Tuesday, January 26, 2010

NM Senator Tom Udall on Rachel Maddow!

Here's the link:
Senate filibuster rule faces growing opposition
What Rachel asks, and Sen. Udall doesn't answer, is how come, with only 55 Republican votes back in 2005, the Dems caved to Republicans who threatened the "nuclear option" with FEWER than a 60-vote supermajority?

Here's one explanation of the so-called "nuclear option":
In U.S. politics, the nuclear option is an attempt by a majority of the United States Senate to end a filibuster by invoking a point of order to essentially declare the filibuster unconstitutional which can be decided by a simple majority, rather than seeking formal cloture with a supermajority of 60 senators. Although it is not provided for in the formal rules of the Senate, the procedure is the subject of a 1957 parliamentary opinion and has been used on several occasions since. The term was coined by Senator Trent Lott (Republican of Mississippi) in 2005; prior to this it was known as the constitutional option.
[Wikipedia entry, Nuclear option]
So... how come no Dems are now threatening the "nuclear option"???

With 51 votes I bet the Senate could get something like the House healthcare bill passed.
I bet they could get something like a decent stimulus passed (thumbing their collective nose at Obama).

FYI: Senator Udall's proposal is to take seriously Article I, Section 5 of the Constitution:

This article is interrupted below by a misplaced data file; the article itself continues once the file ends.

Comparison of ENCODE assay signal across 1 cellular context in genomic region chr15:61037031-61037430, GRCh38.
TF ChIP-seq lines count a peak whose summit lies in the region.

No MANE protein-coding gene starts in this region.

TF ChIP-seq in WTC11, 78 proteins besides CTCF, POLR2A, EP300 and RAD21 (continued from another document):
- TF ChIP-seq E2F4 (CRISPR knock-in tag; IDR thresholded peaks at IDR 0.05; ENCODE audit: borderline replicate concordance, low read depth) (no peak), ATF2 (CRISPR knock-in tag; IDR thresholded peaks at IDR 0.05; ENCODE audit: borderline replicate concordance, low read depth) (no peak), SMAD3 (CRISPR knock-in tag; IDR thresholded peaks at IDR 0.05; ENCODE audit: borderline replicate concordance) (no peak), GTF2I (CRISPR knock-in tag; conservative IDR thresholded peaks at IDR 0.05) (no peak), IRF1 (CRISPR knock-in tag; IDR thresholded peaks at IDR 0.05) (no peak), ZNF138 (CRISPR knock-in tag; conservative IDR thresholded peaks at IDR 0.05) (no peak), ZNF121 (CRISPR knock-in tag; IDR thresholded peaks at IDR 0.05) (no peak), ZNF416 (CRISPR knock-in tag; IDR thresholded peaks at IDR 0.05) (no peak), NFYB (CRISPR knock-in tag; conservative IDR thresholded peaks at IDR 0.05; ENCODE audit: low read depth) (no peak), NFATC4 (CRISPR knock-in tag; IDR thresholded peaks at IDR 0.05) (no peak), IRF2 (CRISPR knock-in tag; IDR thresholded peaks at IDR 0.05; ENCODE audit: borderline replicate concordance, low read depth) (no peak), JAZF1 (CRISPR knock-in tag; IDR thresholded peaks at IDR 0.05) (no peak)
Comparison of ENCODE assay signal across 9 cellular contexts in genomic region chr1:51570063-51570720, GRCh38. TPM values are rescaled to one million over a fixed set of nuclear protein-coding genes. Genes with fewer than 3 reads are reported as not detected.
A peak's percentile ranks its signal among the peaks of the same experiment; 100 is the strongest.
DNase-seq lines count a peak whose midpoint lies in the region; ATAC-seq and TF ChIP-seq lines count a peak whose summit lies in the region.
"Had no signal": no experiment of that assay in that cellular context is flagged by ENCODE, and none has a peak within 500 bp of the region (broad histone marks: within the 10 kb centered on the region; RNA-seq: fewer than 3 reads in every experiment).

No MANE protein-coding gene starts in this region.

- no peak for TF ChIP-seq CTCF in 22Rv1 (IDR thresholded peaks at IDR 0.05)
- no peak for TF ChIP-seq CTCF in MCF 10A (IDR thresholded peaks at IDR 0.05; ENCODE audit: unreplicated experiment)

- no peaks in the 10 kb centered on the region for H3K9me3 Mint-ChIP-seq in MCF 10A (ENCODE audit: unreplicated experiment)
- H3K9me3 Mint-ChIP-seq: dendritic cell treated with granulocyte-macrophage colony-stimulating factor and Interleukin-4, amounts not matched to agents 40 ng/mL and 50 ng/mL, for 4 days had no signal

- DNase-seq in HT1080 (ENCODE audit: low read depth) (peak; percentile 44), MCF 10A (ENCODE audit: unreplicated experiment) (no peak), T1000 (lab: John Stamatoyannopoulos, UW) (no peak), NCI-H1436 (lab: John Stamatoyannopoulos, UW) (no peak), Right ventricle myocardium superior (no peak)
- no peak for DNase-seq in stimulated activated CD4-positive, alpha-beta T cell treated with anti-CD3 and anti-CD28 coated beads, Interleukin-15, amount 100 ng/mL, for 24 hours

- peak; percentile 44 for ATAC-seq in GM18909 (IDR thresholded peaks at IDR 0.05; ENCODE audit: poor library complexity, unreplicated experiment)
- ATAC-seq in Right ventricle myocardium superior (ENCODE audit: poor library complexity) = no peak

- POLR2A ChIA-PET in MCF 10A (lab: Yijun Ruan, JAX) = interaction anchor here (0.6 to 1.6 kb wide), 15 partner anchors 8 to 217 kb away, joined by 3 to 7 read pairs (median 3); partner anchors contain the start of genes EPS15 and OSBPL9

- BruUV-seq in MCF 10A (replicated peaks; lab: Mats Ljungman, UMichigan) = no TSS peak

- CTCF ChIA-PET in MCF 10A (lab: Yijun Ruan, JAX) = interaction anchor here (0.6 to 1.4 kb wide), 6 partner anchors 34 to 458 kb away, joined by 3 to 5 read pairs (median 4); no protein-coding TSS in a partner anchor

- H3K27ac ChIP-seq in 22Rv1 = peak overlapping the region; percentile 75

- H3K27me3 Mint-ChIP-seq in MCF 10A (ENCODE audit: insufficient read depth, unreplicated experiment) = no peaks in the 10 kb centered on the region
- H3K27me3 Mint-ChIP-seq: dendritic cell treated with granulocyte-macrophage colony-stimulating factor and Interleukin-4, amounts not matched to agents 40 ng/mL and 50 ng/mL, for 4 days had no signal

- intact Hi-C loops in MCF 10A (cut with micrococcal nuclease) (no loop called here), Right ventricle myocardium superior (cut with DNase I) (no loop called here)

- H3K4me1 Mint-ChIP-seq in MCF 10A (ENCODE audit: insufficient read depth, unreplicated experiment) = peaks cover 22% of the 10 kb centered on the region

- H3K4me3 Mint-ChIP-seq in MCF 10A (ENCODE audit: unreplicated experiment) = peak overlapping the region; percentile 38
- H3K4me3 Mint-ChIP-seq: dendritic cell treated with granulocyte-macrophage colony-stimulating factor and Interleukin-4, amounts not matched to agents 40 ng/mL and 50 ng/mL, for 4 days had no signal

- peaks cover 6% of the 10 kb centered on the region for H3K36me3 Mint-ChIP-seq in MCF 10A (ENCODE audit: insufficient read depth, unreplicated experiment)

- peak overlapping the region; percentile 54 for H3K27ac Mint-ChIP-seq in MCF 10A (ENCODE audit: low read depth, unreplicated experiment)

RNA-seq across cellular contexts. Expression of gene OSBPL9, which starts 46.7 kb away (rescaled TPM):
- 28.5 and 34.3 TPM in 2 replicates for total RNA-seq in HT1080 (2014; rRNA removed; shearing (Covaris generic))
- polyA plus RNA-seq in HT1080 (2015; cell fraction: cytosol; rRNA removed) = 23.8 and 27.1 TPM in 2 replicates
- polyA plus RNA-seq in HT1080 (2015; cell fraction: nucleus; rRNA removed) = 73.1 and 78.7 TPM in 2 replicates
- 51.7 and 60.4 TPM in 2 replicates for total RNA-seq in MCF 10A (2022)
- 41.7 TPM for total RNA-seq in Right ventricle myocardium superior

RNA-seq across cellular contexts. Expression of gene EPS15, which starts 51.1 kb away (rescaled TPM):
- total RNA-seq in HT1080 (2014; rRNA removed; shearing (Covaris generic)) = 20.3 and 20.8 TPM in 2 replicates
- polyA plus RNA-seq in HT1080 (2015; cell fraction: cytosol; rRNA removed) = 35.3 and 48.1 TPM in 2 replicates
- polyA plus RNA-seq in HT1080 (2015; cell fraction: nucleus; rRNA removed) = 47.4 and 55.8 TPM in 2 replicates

Each House may determine the rules of its proceedings, punish its members for disorderly behavior, and, with the concurrence of two thirds, expel a member.
Apparently the Senate rules now stipulate that the preceding Senate's rules automatically apply - which include 60-vote cloture and 67-vote change to Senate rules. Senator Udall's proposal is simple:
First order of business for 112th Senate is to set the rules.
... and here's a kicker!
[from the same Wikipedia source]... In 1957, Vice President Richard Nixon issued an advisory opinion stating that no Senate may constitutionally enact a rule that deprives a future Senate of the right to approve its own rules by the vote of a simple majority. Nixon's advisory opinion, along with similar opinions by Hubert Humphrey and Nelson Rockefeller, has been cited as precedent to support the view that the Senate may amend its rules at the beginning of the session with a simple majority vote.
This seems to be the argument to which Udall appeals.
Who knew I'd ever have reason to praise former Vice-President Nixon!

Would this work?
Who knows.
But... I'd rather not wait till January 2011 to find out!

No comments:

Post a Comment